How to Dehydrate Oranges Two Ways: Oven Method & Dehydrator

One of my favorite holiday traditions is to dry orange slices! They look beautiful as a garland on the Christmas tree, hanging in the window, or even tied to your handmade gifts. Once you know how to dehydrate oranges, you’ll want to make them every year, too!

vintage enamel tin full of dried orange slices.

I grew up reading lots of books about life in the past, especially the Dear America and American Girl books. They always showed Christmas trees decorated with dry orange slices, and I loved how the pop of orange contrasts the rich reds and greens.

Dried orange slices are an iconic part of the holidays as a traditional decoration, but they can also be added to teas or used to decorate Christmas cakes! Once you have a batch on hand, you’ll find so many fun ways to use them all seasonal long.

Love dehydrating? Me too! Learn how to dry jalapenos for spicy soups all winter long or make a big batch of these maple-sweetened cinnamon dried apple slices for a delicious snack. They can be added to your homemade garland and holiday decor, too!

Can you dehydrate oranges?

Absolutely! Drying orange slices is a long-standing holiday tradition, and they’re quite easy to make. In most situations, the dried orange slices are used as a garnish or decoration. However, you can also add them to your favorite tea mixes for a pop of citrus flavor! They’re also delicious dipped in a little chocolate with a sprinkle of chopped pistachios or almonds. 

You can either use a food dehydrator or your oven, and I’ll share tips for both methods below. Plus, you can use this technique for any type of citrus fruits, including blood oranges, lemons, limes, grapefruits, and more!

Why you’ll love these dehydrated orange slices

  • SO EASY TO MAKE – If you can slice oranges into thin pieces, you can make dehydrated orange slices. They’re seriously easy to make!
  • SURPRISINGLY QUICK – Although many dehydrating projects take a long time, this one is quite quick. In the oven, the slices will dry in just a few hours. You can dry them in the morning, then make your garlands and decorations that afternoon!
  • CLASSIC HOLIDAY DECORATIONS – These slices are beautiful on their own, tucked away in vintage mason jars in your kitchen window. It’s traditional to add a piece of twine (and maybe a cinnamon stick) to turn them into vintage-style Christmas tree ornaments! They add a touch of the past to any display.
  • Incredibly useful – There are so many ways to use these little slices. I like to tie them with twine to my handmade sugar scrubs and cranberry simple syrup, or use them as a decoration during gift wrapping. They can also be strung together as a garland, used to add some holiday charm to your winter bakes, or as cocktail garnishes!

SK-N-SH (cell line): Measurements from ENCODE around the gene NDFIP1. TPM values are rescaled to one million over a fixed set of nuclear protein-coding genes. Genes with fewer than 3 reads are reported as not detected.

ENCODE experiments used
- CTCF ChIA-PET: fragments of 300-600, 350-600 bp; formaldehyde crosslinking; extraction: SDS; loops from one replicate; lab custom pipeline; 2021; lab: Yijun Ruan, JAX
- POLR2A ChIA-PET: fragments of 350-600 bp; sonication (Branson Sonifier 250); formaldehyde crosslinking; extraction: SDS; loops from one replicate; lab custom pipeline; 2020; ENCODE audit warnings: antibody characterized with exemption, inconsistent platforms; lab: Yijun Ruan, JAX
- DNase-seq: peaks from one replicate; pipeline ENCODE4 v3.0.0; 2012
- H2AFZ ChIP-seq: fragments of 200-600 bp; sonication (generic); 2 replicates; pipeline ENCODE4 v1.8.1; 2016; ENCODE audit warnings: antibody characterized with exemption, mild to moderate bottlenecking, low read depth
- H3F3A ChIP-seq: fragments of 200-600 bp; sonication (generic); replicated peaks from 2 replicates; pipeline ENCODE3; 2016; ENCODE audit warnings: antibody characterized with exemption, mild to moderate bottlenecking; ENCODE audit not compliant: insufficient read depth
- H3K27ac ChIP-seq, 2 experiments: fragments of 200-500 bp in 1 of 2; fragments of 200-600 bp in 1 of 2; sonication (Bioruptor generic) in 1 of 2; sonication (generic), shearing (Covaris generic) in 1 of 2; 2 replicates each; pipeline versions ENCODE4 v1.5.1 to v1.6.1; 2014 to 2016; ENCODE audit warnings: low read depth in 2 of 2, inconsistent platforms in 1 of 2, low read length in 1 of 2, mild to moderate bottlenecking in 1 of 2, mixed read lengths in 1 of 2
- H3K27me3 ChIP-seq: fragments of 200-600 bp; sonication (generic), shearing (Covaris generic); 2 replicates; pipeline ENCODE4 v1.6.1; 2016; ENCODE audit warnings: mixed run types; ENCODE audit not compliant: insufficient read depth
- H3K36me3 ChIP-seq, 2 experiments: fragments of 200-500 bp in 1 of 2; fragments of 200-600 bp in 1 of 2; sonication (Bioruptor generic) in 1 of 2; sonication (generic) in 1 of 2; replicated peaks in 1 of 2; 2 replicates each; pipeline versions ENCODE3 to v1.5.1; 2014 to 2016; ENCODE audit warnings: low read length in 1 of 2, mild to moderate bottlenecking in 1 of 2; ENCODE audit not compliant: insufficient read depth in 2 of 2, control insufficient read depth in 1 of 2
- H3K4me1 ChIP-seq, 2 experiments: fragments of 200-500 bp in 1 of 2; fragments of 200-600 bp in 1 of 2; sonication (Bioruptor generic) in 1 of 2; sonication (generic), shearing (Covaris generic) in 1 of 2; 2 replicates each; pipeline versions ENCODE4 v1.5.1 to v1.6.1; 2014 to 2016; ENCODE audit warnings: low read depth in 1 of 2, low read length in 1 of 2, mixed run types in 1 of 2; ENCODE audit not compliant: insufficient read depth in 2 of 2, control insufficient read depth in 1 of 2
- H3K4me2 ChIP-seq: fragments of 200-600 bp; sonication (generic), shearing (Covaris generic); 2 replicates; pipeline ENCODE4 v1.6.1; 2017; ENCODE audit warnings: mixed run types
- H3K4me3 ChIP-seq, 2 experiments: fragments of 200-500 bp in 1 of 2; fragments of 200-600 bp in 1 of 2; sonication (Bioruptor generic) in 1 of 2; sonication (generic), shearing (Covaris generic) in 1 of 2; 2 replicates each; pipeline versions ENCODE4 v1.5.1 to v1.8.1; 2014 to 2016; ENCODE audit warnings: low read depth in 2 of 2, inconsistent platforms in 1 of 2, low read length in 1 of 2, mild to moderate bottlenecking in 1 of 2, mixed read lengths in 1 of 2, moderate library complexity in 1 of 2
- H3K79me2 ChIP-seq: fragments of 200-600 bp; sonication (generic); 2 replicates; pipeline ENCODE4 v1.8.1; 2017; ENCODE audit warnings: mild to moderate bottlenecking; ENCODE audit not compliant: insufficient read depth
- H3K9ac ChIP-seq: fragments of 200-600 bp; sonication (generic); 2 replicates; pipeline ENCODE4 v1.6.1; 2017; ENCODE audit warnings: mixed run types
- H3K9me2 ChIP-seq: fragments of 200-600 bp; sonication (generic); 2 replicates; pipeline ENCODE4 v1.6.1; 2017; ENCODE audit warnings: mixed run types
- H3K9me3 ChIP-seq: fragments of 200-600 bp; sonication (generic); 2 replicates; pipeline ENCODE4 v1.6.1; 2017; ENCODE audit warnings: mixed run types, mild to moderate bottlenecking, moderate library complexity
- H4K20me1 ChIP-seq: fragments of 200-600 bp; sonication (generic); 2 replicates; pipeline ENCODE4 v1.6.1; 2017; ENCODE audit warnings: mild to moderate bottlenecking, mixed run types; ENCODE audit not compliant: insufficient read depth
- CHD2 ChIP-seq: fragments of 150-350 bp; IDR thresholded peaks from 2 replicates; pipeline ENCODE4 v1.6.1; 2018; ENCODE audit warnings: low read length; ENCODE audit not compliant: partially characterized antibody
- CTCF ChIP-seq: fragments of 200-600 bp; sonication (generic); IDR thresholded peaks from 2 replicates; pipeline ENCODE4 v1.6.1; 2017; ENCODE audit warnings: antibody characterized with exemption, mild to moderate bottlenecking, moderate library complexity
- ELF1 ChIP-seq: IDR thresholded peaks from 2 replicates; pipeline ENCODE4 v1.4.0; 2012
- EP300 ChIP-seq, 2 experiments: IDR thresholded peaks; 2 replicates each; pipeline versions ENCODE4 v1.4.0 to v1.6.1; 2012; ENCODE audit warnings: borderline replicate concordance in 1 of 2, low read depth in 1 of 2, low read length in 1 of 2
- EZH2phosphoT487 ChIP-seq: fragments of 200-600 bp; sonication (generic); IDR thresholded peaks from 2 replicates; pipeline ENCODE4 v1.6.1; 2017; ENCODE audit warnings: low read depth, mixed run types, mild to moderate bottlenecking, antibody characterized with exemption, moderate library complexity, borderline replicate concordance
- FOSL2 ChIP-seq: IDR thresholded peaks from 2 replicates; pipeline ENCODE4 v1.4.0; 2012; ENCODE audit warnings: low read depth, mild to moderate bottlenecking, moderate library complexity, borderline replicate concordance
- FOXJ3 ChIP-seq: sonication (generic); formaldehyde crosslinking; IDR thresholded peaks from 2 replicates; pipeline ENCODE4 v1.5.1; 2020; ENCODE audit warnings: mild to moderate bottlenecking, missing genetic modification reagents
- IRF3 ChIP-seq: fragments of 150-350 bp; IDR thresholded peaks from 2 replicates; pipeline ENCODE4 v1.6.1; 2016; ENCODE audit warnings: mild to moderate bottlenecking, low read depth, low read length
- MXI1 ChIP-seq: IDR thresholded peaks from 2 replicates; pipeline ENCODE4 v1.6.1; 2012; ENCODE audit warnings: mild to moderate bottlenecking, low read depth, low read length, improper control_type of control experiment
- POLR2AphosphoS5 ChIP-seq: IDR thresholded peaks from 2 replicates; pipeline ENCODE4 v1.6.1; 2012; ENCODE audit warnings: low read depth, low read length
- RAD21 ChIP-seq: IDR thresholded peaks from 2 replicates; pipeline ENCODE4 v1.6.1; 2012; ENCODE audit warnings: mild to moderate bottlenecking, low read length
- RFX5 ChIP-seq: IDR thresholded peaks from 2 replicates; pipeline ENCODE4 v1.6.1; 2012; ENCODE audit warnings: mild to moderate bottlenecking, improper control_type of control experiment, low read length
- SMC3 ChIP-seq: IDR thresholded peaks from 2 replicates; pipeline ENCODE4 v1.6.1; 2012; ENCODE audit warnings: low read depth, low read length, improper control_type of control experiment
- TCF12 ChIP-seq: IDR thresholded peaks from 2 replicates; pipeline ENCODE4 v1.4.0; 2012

This can be a very low-tech project. You just need these common supplies!

  • Cutting board and sharp knife (preferably a carving knife or sharp serrated knife)
  • Food dehydrator with dehydrator trays or a baking sheet and silicone mats or parchment paper
  • Airtight container (mason jars are great)
  • Twine (optional)
  • Additional decorations, like cranberries, dried apple slices, cinnamon sticks, or greenery (optional)

Tip: Although a mandolin slicer is a wonderful way to cut anything consistently, I found that mine had a challenging time cutting through the thick rind consistently. I prefer to use a sharp carving knife. 

dehydrated slices of orange next to cranberries.


  • Fresh oranges: There’s just one ingredient for this project! You can use any type of oranges, but make sure they are very fresh and firm. I also prefer to use thinner-skinned varieties when possible. For this batch, I used seedless navel oranges and had fantastic results.

How to Dehydrate Oranges in the Oven

  1. Preheat the oven to the lowest temperature it can reach (usually between 150-200 F). 
  2. Rinse and dry the oranges.
  3. Use a sharp knife to cut the oranges into thin slices (approximately 1/4 of an inch).
  4. Place the orange slices in an even layer on a baking tray lined with parchment or a silicone mat.
  5. Place the oranges in the oven and let them dry for 3-5 hours until completely dry to the touch. Flip the orange slices halfway through drying.
  6. Allow the oranges to cool, then store or decorate

How to Dehydrate Oranges in a Dehydrator

  1. Arrange the orange slices in a single layer on your dehydrator trays.
  2. Set the dehydrator temperature to 135 degrees F. Dry for 6-10 hours or until fully dried.
  3. Remove from the dehydrator and either store or use for decoration.